When parents put aside their own differences long enough to reach an agreement regarding custody terms, courts will almost always honor those agreements and sign them into orders. Most states encourage or even mandate custody mediation for this reason. Courts also prefer to award joint legal custody so both parents have an active role in their child’s life. Judges and mediators sometimes compromise regarding legal custody when parents don't get along, putting one parent in charge of educational decisions, and the other in charge of medical decisions. This avoids repeated trips back to court every time a major decision is required and the parents can't agree. Each parent would have full legal custody in a particular area of their child's life. Neither would feel that he had no say in his child's upbringing, as would be the case when only one parent has full legal custody.

Compromises With Living Arrangements

In extremely contentious relationships where the parents want to share physical custody, exchanging the children on alternating weeks can cut down on their contact and opportunities for bickering. For example, the child might live one week with mom, the next week with dad, then return to mom’s home again. Parents would only have to physically interact 52 times a year. The advantage over full physical custody to one parent is that this arrangement ensures that both have “real” parenting time on a regular basis. They're dealing with homework and day-to-day mundane issues, not just visitation, which usually means fun and relaxing time.

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Joint Legal Vs. Joint Physical Custody in New York State

References

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Mississippi Joint Custody Law

In Mississippi, as in all states, custody decisions are made according to the best interests of the child. Judges may consider a number of factors, including the health and stability of each parent, attachment the child has to each parent and the child's preference. In many cases, a judge will award joint custody. There are a variety of joint custody arrangements available, but -- at minimum -- joint custody means parents share in decision-making regarding the child.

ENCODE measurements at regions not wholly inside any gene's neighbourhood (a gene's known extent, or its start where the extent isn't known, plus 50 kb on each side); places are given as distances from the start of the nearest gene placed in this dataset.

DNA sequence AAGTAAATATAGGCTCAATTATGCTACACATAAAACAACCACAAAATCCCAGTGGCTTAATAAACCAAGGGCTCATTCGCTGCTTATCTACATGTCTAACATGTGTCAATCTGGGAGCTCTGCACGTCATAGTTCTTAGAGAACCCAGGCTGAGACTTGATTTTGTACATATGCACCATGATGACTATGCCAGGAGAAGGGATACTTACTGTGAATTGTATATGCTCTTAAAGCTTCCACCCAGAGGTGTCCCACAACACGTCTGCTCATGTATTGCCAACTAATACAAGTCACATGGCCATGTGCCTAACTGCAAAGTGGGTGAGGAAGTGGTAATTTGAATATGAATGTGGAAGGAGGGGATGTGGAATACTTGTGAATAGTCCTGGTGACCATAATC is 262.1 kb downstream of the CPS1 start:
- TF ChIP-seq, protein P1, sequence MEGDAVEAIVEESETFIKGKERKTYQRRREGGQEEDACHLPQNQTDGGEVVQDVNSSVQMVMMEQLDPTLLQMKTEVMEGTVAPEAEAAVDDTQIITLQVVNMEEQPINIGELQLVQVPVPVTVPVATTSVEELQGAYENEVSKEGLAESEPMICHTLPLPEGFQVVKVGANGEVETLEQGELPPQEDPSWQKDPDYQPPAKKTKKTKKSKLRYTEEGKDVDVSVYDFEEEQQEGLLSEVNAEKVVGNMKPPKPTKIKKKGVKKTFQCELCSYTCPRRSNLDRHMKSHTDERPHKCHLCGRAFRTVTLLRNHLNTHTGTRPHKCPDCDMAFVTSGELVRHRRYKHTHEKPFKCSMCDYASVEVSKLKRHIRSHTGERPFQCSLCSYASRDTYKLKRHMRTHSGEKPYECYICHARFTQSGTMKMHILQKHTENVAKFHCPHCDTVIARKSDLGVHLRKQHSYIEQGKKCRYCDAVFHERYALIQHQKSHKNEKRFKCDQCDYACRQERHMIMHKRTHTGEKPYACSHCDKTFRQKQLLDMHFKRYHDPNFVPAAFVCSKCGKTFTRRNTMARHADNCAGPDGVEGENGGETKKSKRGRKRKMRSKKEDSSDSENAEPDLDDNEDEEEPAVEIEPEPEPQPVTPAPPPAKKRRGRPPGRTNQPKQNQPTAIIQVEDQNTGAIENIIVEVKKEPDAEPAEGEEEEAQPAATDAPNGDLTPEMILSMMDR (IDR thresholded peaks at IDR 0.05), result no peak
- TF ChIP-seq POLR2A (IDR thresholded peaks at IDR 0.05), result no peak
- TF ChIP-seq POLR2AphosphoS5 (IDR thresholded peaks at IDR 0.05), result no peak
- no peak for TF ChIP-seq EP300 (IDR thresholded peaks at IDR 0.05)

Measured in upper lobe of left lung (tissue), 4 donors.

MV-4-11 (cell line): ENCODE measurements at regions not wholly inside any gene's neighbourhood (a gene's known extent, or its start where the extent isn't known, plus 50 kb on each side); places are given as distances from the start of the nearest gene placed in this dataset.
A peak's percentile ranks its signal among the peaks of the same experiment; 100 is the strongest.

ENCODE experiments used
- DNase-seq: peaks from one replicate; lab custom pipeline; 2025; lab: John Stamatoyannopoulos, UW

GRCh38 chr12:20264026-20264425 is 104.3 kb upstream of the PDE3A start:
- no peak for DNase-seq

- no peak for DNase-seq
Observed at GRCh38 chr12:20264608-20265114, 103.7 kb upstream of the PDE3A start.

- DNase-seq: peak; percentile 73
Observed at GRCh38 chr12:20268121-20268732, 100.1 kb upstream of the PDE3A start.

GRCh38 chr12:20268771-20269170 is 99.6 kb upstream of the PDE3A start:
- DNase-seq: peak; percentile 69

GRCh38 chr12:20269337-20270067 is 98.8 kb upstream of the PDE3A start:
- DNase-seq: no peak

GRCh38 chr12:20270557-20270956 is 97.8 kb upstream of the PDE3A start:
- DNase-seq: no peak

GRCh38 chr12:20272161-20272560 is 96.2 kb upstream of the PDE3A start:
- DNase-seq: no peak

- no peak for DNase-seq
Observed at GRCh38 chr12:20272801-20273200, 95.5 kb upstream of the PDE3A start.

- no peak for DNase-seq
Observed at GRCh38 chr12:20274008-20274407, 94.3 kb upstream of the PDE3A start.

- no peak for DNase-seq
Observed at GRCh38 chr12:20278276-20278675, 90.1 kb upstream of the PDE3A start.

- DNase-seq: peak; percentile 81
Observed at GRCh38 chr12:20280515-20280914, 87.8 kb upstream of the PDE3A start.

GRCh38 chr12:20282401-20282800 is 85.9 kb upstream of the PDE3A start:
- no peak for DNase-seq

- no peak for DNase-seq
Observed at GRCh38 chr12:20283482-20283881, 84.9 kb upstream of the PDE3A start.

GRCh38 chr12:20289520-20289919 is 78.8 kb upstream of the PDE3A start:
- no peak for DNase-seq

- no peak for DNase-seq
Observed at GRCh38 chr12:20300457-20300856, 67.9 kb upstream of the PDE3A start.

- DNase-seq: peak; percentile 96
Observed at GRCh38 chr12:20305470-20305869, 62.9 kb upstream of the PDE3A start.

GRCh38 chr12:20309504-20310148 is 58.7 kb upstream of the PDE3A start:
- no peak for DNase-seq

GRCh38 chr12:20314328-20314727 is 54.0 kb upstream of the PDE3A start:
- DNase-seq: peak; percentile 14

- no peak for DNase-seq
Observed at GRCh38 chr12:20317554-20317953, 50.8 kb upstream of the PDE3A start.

How Is Child Custody Decided In Divorce?

Every state defers to a concept called the “best interests of the child” when deciding custody issues. But different states interpret this guideline in different ways. As a parent, you might do your best for your child every day, only to find that a judge disagrees with your assessment. In the end, it comes down to the opinion of that judge and what he and his state believe to be the most important factors in a child’s life. But some standard tenets apply.

Who Qualifies for Joint Custody of a Child?

When they realize divorce is imminent, many parents hope to have joint custody of the children. The term "joint custody" is more complicated than it seems on the surface, however. It can mean different things in different states, but more often than not, it refers to legal custody, which has no bearing on how much time your child spends with you. By any name, courts typically want some assurances before they order it that it’s going to work out. You'll probably have to ask for it in your divorce filings because judges are sometimes reluctant to order joint custody if parents have not expressed a desire for it, or if parent is adamantly opposed to it.